The temperature is balmy for the time of year, the clocks have still to go back and yet here we are in mid-October knowing that defeat for Connacht in Italy or for Munster in Limerick this afternoon is almost guaranteed to halve Irish interest in this Heineken Cup.
Two defeats from two and it's almost certainly curtains and elimination from the pool before the traditional back-to-back December matches even come into view. The financial ramifications of that scenario need no elaboration – for Pat Lam and Connacht and for Rob Penney and Munster we are already in 'must win' territory.
So with all four Irish sides in action, today is a massive day. It's Connacht first up at Stadio XXV Aprile. And while it would be stretching it to suggest Connacht's ambitions or indeed expectations are anywhere near the other three Irish provinces, a second successive European double over Zebre, with the possibility of snatching a major scalp at the Sportsground against Saracens or Toulouse, would have likely resembled the pre-season goal.
A repeat of last season's performance could still come to pass but today is the day for standing up and being counted. Cardiff – so abysmally poor against Exeter last week – became the first team to fall to the most recent Italian franchise in the Pro12 last month.
There were so many positives against Saracens despite the defeat. Lam is having a tough time of it succeeding Eric Elwood, but when opportunity knocks to inject some winning confidence it is imperative nothing is left behind.
Rest assured Zebre will have the same mental approach, aided and abetted by home advantage, but I'm going for Connacht to take an away game they dare not lose.
Leinster produced the most complete 80 minutes – in terms of attack and defence – in the opening round against Ospreys, thereby banishing the Thomond Park glitch the previous week. Here again the challenge is psychological as Top 14 champions Castres pitch up in search of a decent Heineken Cup run.
That hasn't always been the case in the past but, having worked so hard to beat Northampton, it would be plain daft were they not to give it a right go again.
The last thing on Leinster's agenda in the build-up will have been Castres' state of mind. Only a repeat of the Liberty Stadium intensity will see the perfect winning start and two wins from two for the three-time champions. They were quite brilliant in Swansea and marginally ahead of the Scarlets (who beat Harlequins) for the most complete team performance of the opening round in my book.
Home comfort will provide an added advantage this afternoon but will not win the game as a matter of course. If Leinster are to grind out a result against gnarly opposition then they must, for the second week running, do it the hard way. Take the Leinster defence to deliver and the calm and measured Jimmy Gopperth to pull the strings for the second week running.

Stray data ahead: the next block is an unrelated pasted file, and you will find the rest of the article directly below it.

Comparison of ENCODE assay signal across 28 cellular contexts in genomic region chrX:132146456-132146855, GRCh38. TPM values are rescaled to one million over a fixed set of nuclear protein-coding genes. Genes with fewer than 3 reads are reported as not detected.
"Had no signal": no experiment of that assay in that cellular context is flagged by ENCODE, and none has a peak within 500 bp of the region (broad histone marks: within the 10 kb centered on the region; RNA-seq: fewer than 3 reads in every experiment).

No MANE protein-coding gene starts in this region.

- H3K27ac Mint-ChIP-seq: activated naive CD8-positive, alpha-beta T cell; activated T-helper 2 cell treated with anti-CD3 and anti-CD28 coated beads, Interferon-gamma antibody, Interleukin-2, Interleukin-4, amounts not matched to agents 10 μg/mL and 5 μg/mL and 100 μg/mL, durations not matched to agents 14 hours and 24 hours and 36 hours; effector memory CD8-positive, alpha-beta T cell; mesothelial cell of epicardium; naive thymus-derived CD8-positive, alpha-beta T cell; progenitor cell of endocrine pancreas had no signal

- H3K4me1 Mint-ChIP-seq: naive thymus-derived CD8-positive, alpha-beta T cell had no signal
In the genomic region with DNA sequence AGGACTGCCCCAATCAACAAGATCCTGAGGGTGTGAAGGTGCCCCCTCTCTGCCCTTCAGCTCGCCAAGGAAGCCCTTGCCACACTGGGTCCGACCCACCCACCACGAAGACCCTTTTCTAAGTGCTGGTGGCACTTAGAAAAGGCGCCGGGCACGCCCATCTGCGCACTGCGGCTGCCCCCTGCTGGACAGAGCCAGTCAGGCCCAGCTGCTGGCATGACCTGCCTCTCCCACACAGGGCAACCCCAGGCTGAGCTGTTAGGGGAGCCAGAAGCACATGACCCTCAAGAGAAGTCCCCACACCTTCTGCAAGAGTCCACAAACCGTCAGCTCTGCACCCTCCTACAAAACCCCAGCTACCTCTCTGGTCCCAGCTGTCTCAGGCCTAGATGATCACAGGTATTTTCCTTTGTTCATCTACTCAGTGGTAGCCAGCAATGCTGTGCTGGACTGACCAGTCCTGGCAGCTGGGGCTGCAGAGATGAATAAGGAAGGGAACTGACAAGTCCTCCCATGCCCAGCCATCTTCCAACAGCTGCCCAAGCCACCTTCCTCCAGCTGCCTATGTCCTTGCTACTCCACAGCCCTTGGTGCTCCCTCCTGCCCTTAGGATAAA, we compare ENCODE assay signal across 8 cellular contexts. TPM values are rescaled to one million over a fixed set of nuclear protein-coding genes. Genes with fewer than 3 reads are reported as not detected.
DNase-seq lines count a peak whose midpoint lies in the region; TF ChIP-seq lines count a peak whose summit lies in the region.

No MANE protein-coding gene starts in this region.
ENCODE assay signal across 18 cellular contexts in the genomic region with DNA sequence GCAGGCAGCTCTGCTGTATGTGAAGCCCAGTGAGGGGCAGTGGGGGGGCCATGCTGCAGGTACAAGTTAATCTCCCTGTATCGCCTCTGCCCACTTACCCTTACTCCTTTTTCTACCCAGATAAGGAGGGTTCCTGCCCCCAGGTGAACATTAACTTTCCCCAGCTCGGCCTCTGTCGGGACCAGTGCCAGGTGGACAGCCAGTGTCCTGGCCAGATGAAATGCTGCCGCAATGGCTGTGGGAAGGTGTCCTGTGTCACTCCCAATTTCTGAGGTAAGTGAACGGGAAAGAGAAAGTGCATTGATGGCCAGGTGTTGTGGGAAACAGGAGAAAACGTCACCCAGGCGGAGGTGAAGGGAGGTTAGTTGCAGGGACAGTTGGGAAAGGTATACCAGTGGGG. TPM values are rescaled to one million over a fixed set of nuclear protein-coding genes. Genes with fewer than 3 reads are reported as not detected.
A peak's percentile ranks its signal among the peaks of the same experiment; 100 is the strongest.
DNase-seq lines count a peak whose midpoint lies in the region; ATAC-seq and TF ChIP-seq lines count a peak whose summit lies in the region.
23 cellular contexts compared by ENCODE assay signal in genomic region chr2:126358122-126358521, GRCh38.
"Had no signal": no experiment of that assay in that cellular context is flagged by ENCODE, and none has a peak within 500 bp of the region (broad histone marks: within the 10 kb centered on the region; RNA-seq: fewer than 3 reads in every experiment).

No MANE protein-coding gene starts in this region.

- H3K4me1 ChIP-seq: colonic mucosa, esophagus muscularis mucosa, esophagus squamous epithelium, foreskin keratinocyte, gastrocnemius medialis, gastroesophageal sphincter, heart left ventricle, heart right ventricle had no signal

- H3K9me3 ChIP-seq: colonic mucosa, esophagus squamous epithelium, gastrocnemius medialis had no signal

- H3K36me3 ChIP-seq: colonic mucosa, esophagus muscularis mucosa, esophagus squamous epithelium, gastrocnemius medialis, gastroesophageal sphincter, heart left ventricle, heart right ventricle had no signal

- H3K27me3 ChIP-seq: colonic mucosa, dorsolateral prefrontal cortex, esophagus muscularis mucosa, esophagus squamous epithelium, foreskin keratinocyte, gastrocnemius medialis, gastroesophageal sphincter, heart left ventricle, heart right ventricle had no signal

Ulster, much like Leinster, put in a workmanlike performance against Leicester, a club with equally lofty ambitions. The fact Ulster won in France (at Castres) last season is of immense psychological benefit.
It helps too that unlike a year ago when blemish-free leaders of the Pro12, they travel very much under the radar today. Indeed, if you're searching for a match that will produce a win on the road for an unfancied team, this could be it.
Montpellier will try to exercise the Stade Yves-du-Manoir 'fortress mentality' but Ulster are a side littered with experienced leaders prepared to stand strong in a crisis. In Tommy Bowe, Andrew Trimble, Ruan Pienaar, Rory Best, Johann Muller, Roger Wilson and Dan Tuohy they possess seasoned pros who don't understand the meaning of a backward step.
It has all the ingredients for one of the matches of the weekend, with Ulster well capable of making it two wins on the bounce on Gallic soil. However, current form suggests Montpellier are best positioned for a two-from-two unbeaten start.
Last up it's Munster at home to Gloucester in Limerick. The defeat in Edinburgh came on the back of a collective failing in the top two inches. It's not too often that could be said about Munster in this competition over the years. It might sound a tad simplistic but anyone who puts it down to the change at out-half is deluding themselves.
Ian Keatley was but one of a dozen who failed to turn up with their 'A' game at Murrayfield. What transpired could be best described as a most untypical Munster performance. They have left themselves with a mountain to climb or, as Peter O'Mahony put it, "with five cup finals to be won".
He wasn't exaggerating. Can they do it? Yes. Will they? I believe so but the heat is on, beginning in the cauldron that is Thomond Park this evening.
By the time it kicks off in Limerick, I expect Leinster to have squeezed the life out of Castres in a D4 dogfight, Connacht to have won in Italy and Ulster to have been edged out in Montpellier.
That will leave it to Munster to make it three Irish wins from four on weekend number two of this gripping competition.